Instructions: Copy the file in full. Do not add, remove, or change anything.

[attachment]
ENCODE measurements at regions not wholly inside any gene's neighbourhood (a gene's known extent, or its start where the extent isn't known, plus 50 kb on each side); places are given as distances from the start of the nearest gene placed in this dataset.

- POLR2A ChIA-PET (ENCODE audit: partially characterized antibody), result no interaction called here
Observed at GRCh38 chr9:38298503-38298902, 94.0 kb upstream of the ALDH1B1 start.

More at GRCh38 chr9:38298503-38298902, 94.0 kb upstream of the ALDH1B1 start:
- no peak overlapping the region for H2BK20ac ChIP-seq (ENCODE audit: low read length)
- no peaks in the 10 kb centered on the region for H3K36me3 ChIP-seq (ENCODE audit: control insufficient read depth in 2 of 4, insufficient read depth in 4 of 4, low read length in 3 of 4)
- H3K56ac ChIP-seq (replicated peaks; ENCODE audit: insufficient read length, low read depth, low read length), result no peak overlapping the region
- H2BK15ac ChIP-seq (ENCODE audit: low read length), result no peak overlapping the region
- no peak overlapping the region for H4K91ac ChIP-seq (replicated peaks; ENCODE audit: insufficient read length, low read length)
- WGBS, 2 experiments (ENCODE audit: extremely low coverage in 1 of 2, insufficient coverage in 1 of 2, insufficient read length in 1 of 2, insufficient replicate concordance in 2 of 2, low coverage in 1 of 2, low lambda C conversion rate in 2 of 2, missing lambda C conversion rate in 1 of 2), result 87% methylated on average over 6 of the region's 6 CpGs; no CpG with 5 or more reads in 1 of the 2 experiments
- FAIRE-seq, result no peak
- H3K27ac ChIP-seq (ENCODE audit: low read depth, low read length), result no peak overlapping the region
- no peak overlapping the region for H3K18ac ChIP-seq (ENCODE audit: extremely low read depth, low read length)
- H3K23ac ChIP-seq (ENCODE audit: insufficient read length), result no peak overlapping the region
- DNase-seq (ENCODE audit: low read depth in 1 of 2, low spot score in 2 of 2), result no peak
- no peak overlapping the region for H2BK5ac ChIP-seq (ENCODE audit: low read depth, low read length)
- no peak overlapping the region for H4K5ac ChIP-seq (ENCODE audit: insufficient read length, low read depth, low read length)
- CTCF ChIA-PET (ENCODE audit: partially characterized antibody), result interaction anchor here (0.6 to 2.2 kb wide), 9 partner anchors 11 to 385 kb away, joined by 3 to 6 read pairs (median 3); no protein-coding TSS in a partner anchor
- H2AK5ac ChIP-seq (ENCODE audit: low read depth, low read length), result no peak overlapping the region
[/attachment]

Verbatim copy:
ENCODE measurements at regions not wholly inside any gene's neighbourhood (a gene's known extent, or its start where the extent isn't known, plus 50 kb on each side); places are given as distances from the start of the nearest gene placed in this dataset.

- POLR2A ChIA-PET (ENCODE audit: partially characterized antibody), result no interaction called here
Observed at GRCh38 chr9:38298503-38298902, 94.0 kb upstream of the ALDH1B1 start.

More at GRCh38 chr9:38298503-38298902, 94.0 kb upstream of the ALDH1B1 start:
- no peak overlapping the region for H2BK20ac ChIP-seq (ENCODE audit: low read length)
- no peaks in the 10 kb centered on the region for H3K36me3 ChIP-seq (ENCODE audit: control insufficient read depth in 2 of 4, insufficient read depth in 4 of 4, low read length in 3 of 4)
- H3K56ac ChIP-seq (replicated peaks; ENCODE audit: insufficient read length, low read depth, low read length), result no peak overlapping the region
- H2BK15ac ChIP-seq (ENCODE audit: low read length), result no peak overlapping the region
- no peak overlapping the region for H4K91ac ChIP-seq (replicated peaks; ENCODE audit: insufficient read length, low read length)
- WGBS, 2 experiments (ENCODE audit: extremely low coverage in 1 of 2, insufficient coverage in 1 of 2, insufficient read length in 1 of 2, insufficient replicate concordance in 2 of 2, low coverage in 1 of 2, low lambda C conversion rate in 2 of 2, missing lambda C conversion rate in 1 of 2), result 87% methylated on average over 6 of the region's 6 CpGs; no CpG with 5 or more reads in 1 of the 2 experiments
- FAIRE-seq, result no peak
- H3K27ac ChIP-seq (ENCODE audit: low read depth, low read length), result no peak overlapping the region
- no peak overlapping the region for H3K18ac ChIP-seq (ENCODE audit: extremely low read depth, low read length)
- H3K23ac ChIP-seq (ENCODE audit: insufficient read length), result no peak overlapping the region
- DNase-seq (ENCODE audit: low read depth in 1 of 2, low spot score in 2 of 2), result no peak
- no peak overlapping the region for H2BK5ac ChIP-seq (ENCODE audit: low read depth, low read length)
- no peak overlapping the region for H4K5ac ChIP-seq (ENCODE audit: insufficient read length, low read depth, low read length)
- CTCF ChIA-PET (ENCODE audit: partially characterized antibody), result interaction anchor here (0.6 to 2.2 kb wide), 9 partner anchors 11 to 385 kb away, joined by 3 to 6 read pairs (median 3); no protein-coding TSS in a partner anchor
- H2AK5ac ChIP-seq (ENCODE audit: low read depth, low read length), result no peak overlapping the region